Key insights on recent amendments to EU-MDR

The European Medical Device Regulation (EU-MDR) 2017/745 has brought many changes to the medical device industry and product availability. Thanks to the EU-MDR, product offerings are becoming more streamlined, addressing clinician preferences and hospital needs with quality, value and utility. Learn more about the history of the EU-MDR and its recent amendments.

Brief history of the EU-MDR

The MDR came into force on 26th May 2017 and became applicable on 26th May 2021 in all EU member states. This regulation has replaced the Medical Device Directive (MDD) and sets reinforced rules for applying the ‘CE’ mark to medical devices.

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The regulation aims to bring about significant improvements to the MDD system. The reinforced rules bring:1

  • Stricter previous control for high-risk devices with the involvement of a pool of experts at the EU level
  • The reinforcement of the criteria for designation and processes for oversight of notified bodies
  • The inclusion of aesthetic devices under the scope of the regulation
  • Improved transparency through a comprehensive EU database on medical devices and a device traceability system based on a unique device identification
  • The introduction of an ‘implant card’ for patients containing information about implanted medical devices
  • The reinforcement of the rules on clinical evidence, including an EU-wide coordinated procedure for authorising multi-centre clinical investigations
  • The strengthening of post-market surveillance requirements for manufacturers
  • Improved coordination mechanisms between EU countries in the fields of vigilance and market surveillance

Why is the EU-MDR important?

The EU-MDR aims to ensure the smooth functioning of the internal market as regards medical devices, taking as a base a high level of protection of the health of patients and users.

The regulation also sets high standards of quality and safety for medical devices to meet common safety concerns by ensuring, among other things, that the data generated in clinical investigations are reliable and robust and that the safety of the subjects participating in a clinical investigation is protected.

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Recent EU-MDR amendments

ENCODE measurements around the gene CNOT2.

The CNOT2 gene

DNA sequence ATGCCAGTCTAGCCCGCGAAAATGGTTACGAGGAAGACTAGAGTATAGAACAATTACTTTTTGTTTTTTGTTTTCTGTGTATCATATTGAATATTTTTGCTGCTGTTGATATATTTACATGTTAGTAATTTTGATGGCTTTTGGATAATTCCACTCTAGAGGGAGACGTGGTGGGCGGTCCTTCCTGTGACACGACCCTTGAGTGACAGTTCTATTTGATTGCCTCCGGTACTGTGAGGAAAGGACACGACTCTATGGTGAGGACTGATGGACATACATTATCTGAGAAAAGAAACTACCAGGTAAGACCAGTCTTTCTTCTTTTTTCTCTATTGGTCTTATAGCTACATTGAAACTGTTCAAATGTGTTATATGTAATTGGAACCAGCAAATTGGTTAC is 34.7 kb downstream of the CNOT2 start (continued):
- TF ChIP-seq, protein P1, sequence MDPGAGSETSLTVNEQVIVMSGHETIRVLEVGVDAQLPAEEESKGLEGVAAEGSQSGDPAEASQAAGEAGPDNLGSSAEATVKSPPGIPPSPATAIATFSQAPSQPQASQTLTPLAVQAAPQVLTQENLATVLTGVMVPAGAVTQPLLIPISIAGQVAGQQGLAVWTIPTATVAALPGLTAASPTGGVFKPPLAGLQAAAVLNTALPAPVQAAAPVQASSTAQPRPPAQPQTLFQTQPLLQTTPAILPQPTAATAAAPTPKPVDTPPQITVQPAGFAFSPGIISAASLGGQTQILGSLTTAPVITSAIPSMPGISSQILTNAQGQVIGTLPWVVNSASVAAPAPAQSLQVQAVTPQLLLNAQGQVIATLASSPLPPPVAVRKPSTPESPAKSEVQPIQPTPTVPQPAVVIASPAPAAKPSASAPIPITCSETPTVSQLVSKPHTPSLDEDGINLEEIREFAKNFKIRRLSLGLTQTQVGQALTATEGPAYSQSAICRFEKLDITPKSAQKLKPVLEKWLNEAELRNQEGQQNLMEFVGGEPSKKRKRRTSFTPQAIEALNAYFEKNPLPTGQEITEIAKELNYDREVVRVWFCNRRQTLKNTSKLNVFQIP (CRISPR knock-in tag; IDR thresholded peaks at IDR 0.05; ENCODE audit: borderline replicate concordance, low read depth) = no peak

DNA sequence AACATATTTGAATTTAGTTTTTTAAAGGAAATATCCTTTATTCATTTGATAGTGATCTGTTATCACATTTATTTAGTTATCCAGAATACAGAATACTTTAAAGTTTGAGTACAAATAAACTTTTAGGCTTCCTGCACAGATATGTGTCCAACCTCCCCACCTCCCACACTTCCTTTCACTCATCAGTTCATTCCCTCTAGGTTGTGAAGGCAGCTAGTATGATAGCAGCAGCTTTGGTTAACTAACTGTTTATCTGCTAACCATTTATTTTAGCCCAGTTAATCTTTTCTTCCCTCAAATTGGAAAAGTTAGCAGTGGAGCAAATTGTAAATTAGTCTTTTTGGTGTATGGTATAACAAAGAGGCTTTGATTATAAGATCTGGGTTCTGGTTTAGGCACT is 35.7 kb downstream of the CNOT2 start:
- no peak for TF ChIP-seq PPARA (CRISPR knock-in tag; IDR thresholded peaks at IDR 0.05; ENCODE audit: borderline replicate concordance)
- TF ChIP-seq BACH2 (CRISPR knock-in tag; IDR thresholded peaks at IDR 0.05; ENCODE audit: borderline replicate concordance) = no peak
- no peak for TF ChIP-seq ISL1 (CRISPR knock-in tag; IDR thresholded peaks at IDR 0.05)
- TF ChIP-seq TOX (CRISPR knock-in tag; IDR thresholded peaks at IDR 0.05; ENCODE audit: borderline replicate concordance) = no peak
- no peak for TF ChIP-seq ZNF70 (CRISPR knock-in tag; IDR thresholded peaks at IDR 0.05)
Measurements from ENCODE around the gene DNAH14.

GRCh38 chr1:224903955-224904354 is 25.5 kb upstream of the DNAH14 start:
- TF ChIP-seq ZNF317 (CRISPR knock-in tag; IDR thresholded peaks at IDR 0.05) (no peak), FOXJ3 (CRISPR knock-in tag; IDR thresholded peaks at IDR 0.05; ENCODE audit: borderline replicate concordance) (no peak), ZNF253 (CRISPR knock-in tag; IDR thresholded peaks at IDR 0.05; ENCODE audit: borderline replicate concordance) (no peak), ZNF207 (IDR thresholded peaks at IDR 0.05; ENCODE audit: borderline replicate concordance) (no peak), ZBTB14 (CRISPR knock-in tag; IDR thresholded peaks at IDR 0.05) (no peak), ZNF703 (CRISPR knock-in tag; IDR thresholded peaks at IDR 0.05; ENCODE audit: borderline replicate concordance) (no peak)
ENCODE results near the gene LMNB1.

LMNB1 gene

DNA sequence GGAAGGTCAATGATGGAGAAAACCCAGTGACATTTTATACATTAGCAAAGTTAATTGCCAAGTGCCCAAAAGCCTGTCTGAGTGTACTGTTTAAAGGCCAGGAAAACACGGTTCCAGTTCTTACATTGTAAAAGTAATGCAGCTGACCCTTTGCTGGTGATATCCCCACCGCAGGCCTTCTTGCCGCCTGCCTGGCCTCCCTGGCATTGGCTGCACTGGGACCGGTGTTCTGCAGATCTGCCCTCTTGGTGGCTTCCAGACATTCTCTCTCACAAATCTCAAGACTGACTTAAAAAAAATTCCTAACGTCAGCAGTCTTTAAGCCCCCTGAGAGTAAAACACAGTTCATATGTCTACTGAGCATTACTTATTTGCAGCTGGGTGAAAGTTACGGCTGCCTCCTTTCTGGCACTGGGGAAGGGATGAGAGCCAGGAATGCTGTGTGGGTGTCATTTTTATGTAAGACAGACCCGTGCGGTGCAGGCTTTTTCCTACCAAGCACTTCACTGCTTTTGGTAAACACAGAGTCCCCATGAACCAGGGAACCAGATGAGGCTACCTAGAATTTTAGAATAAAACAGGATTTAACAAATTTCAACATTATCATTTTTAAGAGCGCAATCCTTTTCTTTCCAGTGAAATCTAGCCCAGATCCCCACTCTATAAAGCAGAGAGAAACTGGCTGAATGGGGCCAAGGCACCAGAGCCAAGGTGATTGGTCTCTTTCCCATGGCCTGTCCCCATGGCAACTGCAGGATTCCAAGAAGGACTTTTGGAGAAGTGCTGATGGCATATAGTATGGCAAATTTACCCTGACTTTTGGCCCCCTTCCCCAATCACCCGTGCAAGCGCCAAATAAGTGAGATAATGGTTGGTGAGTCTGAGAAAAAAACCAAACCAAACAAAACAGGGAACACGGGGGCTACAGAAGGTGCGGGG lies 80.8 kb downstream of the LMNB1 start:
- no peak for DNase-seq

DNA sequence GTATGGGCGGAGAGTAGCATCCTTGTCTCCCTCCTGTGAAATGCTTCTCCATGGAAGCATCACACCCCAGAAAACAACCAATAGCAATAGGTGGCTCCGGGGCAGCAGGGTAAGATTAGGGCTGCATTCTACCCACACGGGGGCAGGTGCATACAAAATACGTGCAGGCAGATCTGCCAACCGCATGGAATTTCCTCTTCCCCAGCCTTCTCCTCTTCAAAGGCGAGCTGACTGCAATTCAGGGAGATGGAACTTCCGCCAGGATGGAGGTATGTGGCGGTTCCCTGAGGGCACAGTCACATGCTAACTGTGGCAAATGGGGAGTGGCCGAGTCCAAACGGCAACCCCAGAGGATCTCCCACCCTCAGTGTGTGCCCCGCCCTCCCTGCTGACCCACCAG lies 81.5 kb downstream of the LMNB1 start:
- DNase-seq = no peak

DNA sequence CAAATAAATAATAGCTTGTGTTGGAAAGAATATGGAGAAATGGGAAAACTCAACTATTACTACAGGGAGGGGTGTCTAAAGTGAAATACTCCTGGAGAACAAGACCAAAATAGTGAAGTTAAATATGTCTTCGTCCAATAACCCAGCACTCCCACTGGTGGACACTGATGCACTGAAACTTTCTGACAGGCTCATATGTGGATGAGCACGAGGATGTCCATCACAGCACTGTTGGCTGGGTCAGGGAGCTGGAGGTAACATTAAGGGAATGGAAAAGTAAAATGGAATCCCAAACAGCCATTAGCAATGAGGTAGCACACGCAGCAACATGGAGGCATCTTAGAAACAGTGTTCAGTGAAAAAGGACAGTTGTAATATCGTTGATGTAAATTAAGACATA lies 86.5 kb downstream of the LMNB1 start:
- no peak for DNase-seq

Though it comes with many changes, ensuring the highest quality of safety and quality in medical devices is likely to lead to clinical efficiencies, including:

  • Less training time2
  • Improved product familiarity3
  • Fewer errors4
  • More time to focus on patient care5

Since taking effect in May 2021, the EU-MDR has included regulation (EU) 2023/607, updating the transition period until the end of December 2027 for class III and class IIb implantable devices, with a few exceptions.6 For class IIb implantable devices not covered above, class IIa devices and for class I devices placed on the market in sterile condition or having a measuring function, the transition period has been updated until the end of December 2028.6

Learn more about the impact of the EU-MDR and its recent amendments:


  1. European Commission, Medical Devices – New Regulations, Overview. Last updated 7 February 2022. Accessed 15 January 2024 at:
  2. Leveraging Product Standardisation for Health System Efficiency. Published 28 March 2018. Accessed 15 January 2024 at:
  3. Mullins D, Persaud EJ, Ferko NC, Knight B, Tripodi D, Delatore P. SKU Optimisation Initiatives Can Create Cost Savings in an Era of Value-Based Care. Healthcare Financial Management Association. Posted January 31, 2019. Accessed July 26, 2021.
  4. Leotsakos A, Zheng H, Croteau R, Loeb JM, et al. Standardisation in patient safety: the WHO High 5s project. Int J Qual Health Care. 2014;26(2):109-116.
  5. Virginia Mason Institute. Case study: Surgical setup reduction improves patient outcomes. Published 12 December 2023. Accessed 15 January 2024 at:
  6. Official Journal of the European Union. REGULATION (EU) 2023/607 OF THE EUROPEAN PARLIAMENT AND OF THE COUNCIL of 15 March 2023 amending Regulations (EU) 2017/745 and (EU) 2017/746 as regards the transitional provisions for certain medical devices and in vitro diagnostic medical devices. Published 20 March 2023. Accessed 15 January 2024 at:

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